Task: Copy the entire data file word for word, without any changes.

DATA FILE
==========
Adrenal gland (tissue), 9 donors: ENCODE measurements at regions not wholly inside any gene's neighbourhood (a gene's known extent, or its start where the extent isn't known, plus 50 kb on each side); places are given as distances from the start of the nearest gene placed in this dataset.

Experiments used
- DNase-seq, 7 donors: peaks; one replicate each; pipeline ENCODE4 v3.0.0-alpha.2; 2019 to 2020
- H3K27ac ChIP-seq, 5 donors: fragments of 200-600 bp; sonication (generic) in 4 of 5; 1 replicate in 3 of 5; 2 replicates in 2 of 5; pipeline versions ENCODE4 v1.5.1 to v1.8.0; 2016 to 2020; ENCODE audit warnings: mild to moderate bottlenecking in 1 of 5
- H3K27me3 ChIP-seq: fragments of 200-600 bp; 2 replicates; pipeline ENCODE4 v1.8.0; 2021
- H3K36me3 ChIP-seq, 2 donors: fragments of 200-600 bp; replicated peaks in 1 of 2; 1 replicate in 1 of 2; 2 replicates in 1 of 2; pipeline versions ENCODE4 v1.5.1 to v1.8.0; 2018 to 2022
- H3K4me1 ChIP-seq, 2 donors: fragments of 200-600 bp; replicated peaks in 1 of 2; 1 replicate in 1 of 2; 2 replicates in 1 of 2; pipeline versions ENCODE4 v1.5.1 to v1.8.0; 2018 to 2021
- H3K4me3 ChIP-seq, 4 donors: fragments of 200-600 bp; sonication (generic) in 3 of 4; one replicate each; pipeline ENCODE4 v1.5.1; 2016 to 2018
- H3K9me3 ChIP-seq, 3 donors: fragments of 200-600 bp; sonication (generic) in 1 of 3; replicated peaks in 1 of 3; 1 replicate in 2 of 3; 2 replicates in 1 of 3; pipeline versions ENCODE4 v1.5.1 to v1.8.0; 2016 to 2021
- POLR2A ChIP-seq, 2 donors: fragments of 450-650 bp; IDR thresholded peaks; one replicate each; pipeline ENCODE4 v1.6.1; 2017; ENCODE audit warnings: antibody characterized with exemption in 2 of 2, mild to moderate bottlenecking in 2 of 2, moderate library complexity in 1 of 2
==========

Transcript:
Adrenal gland (tissue), 9 donors: ENCODE measurements at regions not wholly inside any gene's neighbourhood (a gene's known extent, or its start where the extent isn't known, plus 50 kb on each side); places are given as distances from the start of the nearest gene placed in this dataset.

Experiments used
- DNase-seq, 7 donors: peaks; one replicate each; pipeline ENCODE4 v3.0.0-alpha.2; 2019 to 2020
- H3K27ac ChIP-seq, 5 donors: fragments of 200-600 bp; sonication (generic) in 4 of 5; 1 replicate in 3 of 5; 2 replicates in 2 of 5; pipeline versions ENCODE4 v1.5.1 to v1.8.0; 2016 to 2020; ENCODE audit warnings: mild to moderate bottlenecking in 1 of 5
- H3K27me3 ChIP-seq: fragments of 200-600 bp; 2 replicates; pipeline ENCODE4 v1.8.0; 2021
- H3K36me3 ChIP-seq, 2 donors: fragments of 200-600 bp; replicated peaks in 1 of 2; 1 replicate in 1 of 2; 2 replicates in 1 of 2; pipeline versions ENCODE4 v1.5.1 to v1.8.0; 2018 to 2022
- H3K4me1 ChIP-seq, 2 donors: fragments of 200-600 bp; replicated peaks in 1 of 2; 1 replicate in 1 of 2; 2 replicates in 1 of 2; pipeline versions ENCODE4 v1.5.1 to v1.8.0; 2018 to 2021
- H3K4me3 ChIP-seq, 4 donors: fragments of 200-600 bp; sonication (generic) in 3 of 4; one replicate each; pipeline ENCODE4 v1.5.1; 2016 to 2018
- H3K9me3 ChIP-seq, 3 donors: fragments of 200-600 bp; sonication (generic) in 1 of 3; replicated peaks in 1 of 3; 1 replicate in 2 of 3; 2 replicates in 1 of 3; pipeline versions ENCODE4 v1.5.1 to v1.8.0; 2016 to 2021
- POLR2A ChIP-seq, 2 donors: fragments of 450-650 bp; IDR thresholded peaks; one replicate each; pipeline ENCODE4 v1.6.1; 2017; ENCODE audit warnings: antibody characterized with exemption in 2 of 2, mild to moderate bottlenecking in 2 of 2, moderate library complexity in 1 of 2